The best thing about The Byrds is we went from covering Bob Dylan to, within a year and half, doing songs like "Eight Miles High" and "Rock 'N' Roll Star." We really turned into a great band. And I must say that with all humility. I was very lucky and very blessed to have been a part of that group. I kid McGuinn to this day. I say, "I was probably the 17th guy you called for the bass job." No, he says, "You were the first guy, and it worked."
Songfacts: But the bass was not your instrument at that time, was it?
Hillman: No. I didn't know how to play it. I just lied. "Can you play the bass?" "Yeah. Sure can. Not a problem!"
Actually, I had heard David Crosby, Gene Clark and Roger McGuinn — Jim McGuinn at the time — I had heard them sing and I went, "Wow. This is something." So I didn't think anything about it when I had a call two weeks later, "Can you play the bass?" Immediately I said, "Yes, of course I can. What do you have in mind?" They said, "Come on down tomorrow night."
I didn't even have a bass. I had to get off the phone, hustle around until I found something. I ended up with a red, $50 bass made in Japan God knows when. Early '60s. It wasn't very good. But I walk in there, Lord help me. Let me get through this.
I didn't even know those guys when I walked into the studio where they were practicing, World Pacific Studios. There was one amplifier in the corner, Roger was plugged into that. I said, "I guess I'll plug into that too," it being the only amp in the room. Then I look over and there's the drummer. I never met him. Mike Clarke. And he's got one cymbal and two cardboard boxes and one little snare. That's his drum kit. We had nothing. David had an acoustic and Gene had an acoustic, and off we went.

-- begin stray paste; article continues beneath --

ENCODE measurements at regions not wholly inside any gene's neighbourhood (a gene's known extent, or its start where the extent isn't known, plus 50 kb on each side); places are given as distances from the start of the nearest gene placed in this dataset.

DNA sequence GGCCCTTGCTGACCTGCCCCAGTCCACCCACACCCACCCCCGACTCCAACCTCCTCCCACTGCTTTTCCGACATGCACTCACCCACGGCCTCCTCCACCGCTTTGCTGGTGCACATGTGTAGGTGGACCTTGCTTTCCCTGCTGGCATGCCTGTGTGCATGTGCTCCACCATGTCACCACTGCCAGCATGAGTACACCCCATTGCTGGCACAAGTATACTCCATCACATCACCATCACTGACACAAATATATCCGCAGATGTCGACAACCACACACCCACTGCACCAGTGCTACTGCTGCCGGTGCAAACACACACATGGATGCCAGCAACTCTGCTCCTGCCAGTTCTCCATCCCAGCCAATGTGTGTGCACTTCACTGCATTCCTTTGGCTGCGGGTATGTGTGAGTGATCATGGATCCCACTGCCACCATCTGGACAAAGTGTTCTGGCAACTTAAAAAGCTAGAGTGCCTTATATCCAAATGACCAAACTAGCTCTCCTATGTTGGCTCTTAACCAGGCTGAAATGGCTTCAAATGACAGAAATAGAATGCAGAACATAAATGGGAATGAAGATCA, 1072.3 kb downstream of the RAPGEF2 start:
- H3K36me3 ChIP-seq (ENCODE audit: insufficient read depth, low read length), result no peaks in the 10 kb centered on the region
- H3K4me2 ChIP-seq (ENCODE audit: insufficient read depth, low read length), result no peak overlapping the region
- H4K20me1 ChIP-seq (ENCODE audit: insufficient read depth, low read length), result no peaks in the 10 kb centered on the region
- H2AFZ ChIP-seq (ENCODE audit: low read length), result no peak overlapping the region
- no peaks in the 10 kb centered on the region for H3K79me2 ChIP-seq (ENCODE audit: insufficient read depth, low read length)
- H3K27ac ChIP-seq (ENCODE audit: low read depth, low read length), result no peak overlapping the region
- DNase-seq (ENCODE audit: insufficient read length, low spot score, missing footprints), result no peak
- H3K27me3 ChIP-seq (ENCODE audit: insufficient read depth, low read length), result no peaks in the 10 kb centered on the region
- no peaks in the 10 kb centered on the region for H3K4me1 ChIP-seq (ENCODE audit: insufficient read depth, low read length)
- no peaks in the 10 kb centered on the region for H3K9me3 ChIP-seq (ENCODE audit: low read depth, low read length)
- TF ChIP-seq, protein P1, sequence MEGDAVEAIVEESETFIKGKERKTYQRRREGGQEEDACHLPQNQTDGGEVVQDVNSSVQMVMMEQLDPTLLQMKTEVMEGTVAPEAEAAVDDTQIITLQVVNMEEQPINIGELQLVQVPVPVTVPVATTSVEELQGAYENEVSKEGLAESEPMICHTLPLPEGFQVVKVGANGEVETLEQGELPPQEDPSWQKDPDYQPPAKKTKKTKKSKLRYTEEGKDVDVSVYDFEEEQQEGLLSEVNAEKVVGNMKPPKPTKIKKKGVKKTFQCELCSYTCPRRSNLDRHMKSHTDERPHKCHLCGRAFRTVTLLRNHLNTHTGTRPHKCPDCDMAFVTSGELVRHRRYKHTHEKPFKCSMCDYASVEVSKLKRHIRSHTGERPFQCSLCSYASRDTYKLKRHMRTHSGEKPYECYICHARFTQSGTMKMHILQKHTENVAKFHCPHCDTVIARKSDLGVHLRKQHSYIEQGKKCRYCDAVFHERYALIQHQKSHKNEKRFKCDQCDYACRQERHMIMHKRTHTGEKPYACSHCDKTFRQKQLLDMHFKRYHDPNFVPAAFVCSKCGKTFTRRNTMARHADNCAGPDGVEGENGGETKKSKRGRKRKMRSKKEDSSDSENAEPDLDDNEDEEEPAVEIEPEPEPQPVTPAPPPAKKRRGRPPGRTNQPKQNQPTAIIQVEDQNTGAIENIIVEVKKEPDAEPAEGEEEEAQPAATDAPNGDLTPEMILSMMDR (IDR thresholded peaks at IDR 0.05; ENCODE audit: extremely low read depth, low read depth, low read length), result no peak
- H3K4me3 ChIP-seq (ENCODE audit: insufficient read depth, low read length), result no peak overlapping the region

So we start playing. We used to get in there around midnight for about two, three hours, and Jim Dickson, our manager, would tape us right to two tracks.
We had come out of folk music, so we had a sense of time and rhythm. It was just basically transposing it into an electric format. And there you go.
Songfacts: Was it The Beatles that inspired you to a rock and roll direction?
Hillman: I loved The Beatles, but I had no aspiration to play rock and roll and I continued bluegrass until I got the phone call. I said, "Hm, that sounds interesting." And that's when I jumped into The Byrds.